Case in point. Let's revisit long-term U.S. Treasuries. While it was a bear market in stocks at the time, it was a roaring bull market in U.S. Treasuries. Overall, the category advanced by more than +50% at a time when the stock market was down by more than -50%. Not too shabby. How about gold? The metal that so many like to deride gained +36% over the course of the financial crisis bear market.

And for those that are more aggressively inclined, those that were short the stock market through a broadly defined unleveraged instrument such as the ProShares Short S&P 500 (NYSEARCA:SH) at that time nearly doubled their investment. Another possibility is to allocate on the margins to the VIX and other volatility instruments (BATS:VXX).

It is critically important to note, however, that such inverse approaches are not for the faint of heart. Moreover, they must be handled with care from a timing standpoint. For anyone that has tried to short the market or incorporate an exposure to volatility in their portfolio since March 2009, the experience has been absolutely excruciating.

It is also important to note that just because an asset class performed well during a past bear market in stocks does not mean it will necessarily do so the next time around. This, of course, is part of the ongoing portfolio analysis and monitoring to determine exactly what asset classes might perform best the next time around.

Bottom Line

When contemplating the next bear market in stocks, whether it comes tomorrow or three years from now (it has to happen sometime), investors should not be thinking about selling out of the stock market and running for the hills. Instead, they need to stay in the trenches and have a plan. Think about where the unstable hot zones might be in the current stock market and look to tread lightly in those areas. Consider where the more stable stock market segments reside today and search for opportunities to add incrementally to allocations. Remember that when the bear market finally starts, it is not going to take down every stock all at once. Some might even rise throughout much of the entire experience. And perhaps most importantly, remember that stocks are not the only place where your money has to be allocated if you are participating in capital markets today. More than ever, today's markets offer investors a broad and diverse arsenal from which to draw to optimize their portfolio from an asset allocation standpoint and look to gain even when the broader stock market may be falling.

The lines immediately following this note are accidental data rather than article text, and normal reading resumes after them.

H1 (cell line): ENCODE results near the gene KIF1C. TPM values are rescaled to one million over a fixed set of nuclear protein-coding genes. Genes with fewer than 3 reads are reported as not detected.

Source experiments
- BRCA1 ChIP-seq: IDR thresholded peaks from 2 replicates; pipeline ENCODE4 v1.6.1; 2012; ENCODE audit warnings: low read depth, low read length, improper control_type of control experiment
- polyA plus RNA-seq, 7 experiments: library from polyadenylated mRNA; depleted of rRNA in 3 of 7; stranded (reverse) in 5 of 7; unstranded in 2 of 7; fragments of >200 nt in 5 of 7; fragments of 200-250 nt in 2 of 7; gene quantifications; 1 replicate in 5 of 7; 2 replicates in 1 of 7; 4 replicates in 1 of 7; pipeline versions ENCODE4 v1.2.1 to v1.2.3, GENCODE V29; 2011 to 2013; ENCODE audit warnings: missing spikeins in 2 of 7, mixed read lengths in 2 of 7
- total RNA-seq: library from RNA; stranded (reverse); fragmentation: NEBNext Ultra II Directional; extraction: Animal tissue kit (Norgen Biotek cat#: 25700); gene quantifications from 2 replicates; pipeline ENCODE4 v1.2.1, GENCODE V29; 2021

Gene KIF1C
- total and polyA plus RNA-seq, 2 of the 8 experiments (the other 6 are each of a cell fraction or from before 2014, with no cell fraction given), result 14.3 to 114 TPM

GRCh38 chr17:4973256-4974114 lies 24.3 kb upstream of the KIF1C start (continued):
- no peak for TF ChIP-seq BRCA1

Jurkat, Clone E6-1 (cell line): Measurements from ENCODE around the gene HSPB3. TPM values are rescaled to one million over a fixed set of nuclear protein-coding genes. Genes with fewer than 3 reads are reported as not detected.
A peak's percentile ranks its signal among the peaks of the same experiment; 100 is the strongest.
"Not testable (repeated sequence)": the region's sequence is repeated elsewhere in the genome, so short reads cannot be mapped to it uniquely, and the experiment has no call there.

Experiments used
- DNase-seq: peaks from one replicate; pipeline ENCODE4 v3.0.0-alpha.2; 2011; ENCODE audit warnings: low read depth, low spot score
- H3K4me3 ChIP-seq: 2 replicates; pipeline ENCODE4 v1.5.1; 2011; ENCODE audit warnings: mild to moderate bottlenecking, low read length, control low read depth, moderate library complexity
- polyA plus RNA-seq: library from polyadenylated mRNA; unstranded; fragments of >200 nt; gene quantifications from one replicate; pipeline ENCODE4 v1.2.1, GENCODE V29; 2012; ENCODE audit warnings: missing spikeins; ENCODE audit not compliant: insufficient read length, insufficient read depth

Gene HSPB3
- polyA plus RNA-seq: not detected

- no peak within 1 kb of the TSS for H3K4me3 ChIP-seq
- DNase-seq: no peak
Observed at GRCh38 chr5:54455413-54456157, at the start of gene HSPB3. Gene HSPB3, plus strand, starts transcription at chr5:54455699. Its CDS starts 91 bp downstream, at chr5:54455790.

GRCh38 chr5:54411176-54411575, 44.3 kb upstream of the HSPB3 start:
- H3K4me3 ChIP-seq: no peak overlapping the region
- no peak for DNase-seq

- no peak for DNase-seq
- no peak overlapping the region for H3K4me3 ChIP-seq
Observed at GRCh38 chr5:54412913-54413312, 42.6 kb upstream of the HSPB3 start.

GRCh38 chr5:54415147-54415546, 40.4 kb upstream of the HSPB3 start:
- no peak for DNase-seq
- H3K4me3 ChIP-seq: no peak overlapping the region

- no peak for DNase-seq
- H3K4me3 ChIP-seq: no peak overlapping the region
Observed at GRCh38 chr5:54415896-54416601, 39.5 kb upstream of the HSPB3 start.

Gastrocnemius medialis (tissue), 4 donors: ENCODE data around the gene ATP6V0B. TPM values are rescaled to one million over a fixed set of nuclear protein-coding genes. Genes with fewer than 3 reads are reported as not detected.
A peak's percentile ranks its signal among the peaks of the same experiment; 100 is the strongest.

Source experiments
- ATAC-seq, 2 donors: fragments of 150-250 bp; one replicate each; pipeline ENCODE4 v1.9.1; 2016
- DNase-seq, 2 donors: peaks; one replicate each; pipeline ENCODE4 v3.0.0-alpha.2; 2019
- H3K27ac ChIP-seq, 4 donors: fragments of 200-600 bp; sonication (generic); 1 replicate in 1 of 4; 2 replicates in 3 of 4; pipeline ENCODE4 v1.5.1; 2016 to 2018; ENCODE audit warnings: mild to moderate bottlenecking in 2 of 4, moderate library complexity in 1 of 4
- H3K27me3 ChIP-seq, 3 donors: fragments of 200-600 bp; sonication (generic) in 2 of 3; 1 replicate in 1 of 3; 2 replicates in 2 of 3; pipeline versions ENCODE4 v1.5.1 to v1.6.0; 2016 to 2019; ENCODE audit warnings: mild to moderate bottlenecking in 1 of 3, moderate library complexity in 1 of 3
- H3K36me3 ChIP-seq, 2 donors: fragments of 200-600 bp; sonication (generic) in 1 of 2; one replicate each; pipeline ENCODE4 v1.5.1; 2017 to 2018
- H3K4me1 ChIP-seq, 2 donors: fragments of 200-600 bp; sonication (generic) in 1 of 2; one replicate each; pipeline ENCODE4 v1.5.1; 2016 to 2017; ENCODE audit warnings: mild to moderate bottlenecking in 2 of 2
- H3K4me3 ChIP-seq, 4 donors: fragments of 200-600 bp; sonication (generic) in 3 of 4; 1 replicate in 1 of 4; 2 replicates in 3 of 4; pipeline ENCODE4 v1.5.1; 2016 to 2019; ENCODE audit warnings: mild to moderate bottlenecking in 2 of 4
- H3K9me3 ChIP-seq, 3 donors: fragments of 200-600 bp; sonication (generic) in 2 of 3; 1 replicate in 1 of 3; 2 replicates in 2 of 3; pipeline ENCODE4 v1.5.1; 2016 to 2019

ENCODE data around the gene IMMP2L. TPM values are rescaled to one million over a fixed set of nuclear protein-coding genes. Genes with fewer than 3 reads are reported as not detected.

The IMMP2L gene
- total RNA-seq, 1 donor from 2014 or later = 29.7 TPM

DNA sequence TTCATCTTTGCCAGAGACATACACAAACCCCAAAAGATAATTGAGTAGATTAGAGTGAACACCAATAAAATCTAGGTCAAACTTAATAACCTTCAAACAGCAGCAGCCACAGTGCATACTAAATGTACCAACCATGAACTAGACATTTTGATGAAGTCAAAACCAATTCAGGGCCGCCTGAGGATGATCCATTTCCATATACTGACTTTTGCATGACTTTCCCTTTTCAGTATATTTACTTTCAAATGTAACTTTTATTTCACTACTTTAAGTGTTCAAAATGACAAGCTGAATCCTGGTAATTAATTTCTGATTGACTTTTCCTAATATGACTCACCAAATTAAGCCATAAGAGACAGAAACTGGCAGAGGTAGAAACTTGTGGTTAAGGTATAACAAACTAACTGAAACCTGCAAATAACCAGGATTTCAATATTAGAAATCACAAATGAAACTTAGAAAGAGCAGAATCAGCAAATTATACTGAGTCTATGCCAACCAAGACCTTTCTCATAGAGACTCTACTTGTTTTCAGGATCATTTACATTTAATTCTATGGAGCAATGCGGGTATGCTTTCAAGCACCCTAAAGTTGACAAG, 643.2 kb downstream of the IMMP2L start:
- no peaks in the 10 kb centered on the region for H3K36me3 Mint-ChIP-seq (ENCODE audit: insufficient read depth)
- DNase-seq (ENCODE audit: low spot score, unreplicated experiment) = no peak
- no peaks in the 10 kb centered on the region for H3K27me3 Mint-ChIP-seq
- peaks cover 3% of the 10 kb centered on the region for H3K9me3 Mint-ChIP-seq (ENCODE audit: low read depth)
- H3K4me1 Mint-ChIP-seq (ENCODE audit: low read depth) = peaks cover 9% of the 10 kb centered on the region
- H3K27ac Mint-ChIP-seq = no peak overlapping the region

Disclosure: This article is for information purposes only. There are risks involved with investing including loss of principal. Gerring Capital Partners makes no explicit or implicit guarantee with respect to performance or the outcome of any investment or projections made. There is no guarantee that the goals of the strategies discussed by Gerring Capital Partners will be met.

Disclosure: The author has no positions in any stocks mentioned, and no plans to initiate any positions within the next 72 hours. The author wrote this article themselves, and it expresses their own opinions. The author is not receiving compensation for it (other than from Seeking Alpha). The author has no business relationship with any company whose stock is mentioned in this article.

Additional disclosure: I am long stocks via the SPLV as well as selected individual names. I am long Treasuries via the IEF. I also hold a meaningful allocation to cash at the present time.